Vaccination: "Parents ought to make sure their children are vaccinated," Bush said in February, 2015. PASS

Fetal Pain: Jeb Bush calls the Pain Capable Unborn Child Protection Act "humane" and "compassionate." FAIL

Evolution: In 2005, Bush was asked by the Miami Herald if the religiously inspired ''intelligent design'' concept belongs in public school science classrooms. He replied, ''I don't . . . I don't know. It's not part of our standards. Nor is creationism. Nor is Darwinism or evolution either.'' Later that year, the St. Petersburg Times reported that Bush said, "I think people have different points of view and they can be discussed in school. They don't need to be in the curriculum." CONFUSED PANDER

Scott Walker – Score: 2 points

Ebola: In October 2014, Governor Walker called on the federal government to institute a commercial travel ban for affected countries in West Africa, while still allowing charter, military and other flights deemed medically necessary to help combat the spread of Ebola in those countries. FAIL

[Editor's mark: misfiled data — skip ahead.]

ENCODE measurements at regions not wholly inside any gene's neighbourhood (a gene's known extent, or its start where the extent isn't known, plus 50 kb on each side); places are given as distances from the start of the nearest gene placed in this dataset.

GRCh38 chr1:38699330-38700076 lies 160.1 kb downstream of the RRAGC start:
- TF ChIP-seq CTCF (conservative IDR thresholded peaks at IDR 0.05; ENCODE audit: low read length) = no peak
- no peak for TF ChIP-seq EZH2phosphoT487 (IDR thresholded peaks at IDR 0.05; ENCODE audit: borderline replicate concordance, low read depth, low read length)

Climate Change: Incoherent. However, when a 7-year-old asked in January what he would do as president about climate change, the governor responded that when he was a boy scout he was taught to keep the campground clean, further suggesting that we should leave the environment a better place than when we found it. CONFUSED PANDER

Biotech Crops: At a March agricultural conference in Iowa the governor said that he opposed the mandatory labeling of genetically modified foods. PASS

Yucca Mountain: No statements found. INCOMPLETE

Vaccination: Walker "believes vaccinations help prevent serious health problems," a spokesman said February 3, 2015. "That's why his family is vaccinated and he encourages others to do the same." PASS

Fetal Pain: Walker, a longtime abortion opponent, said in March 2015 that he supports banning abortions after 20 weeks of pregnancy. FAIL

Evolution: In February, while on a trade mission to London, the governor was asked what he thought about evolution. He responded, "For me, I'm going to punt on that one as well," Walker said. He added, "That's a question a politician shouldn't be involved in one way or another. So, I'm going to leave that up to you." A week later on Fox News, Scott asserted, "I think God created the Earth. I think science and my faith aren't incompatible." PANDER OR FAIL

Chris Christie – Score: 2 points

Ebola: "There are no direct flights from these countries to the United States, so what you'd need to really do is do a visa suspension," Christie said in October, 2015. He added, "That's a significant step. One that I think should be considered, but that's ultimately going to be the decision of the president of the United States." FAIL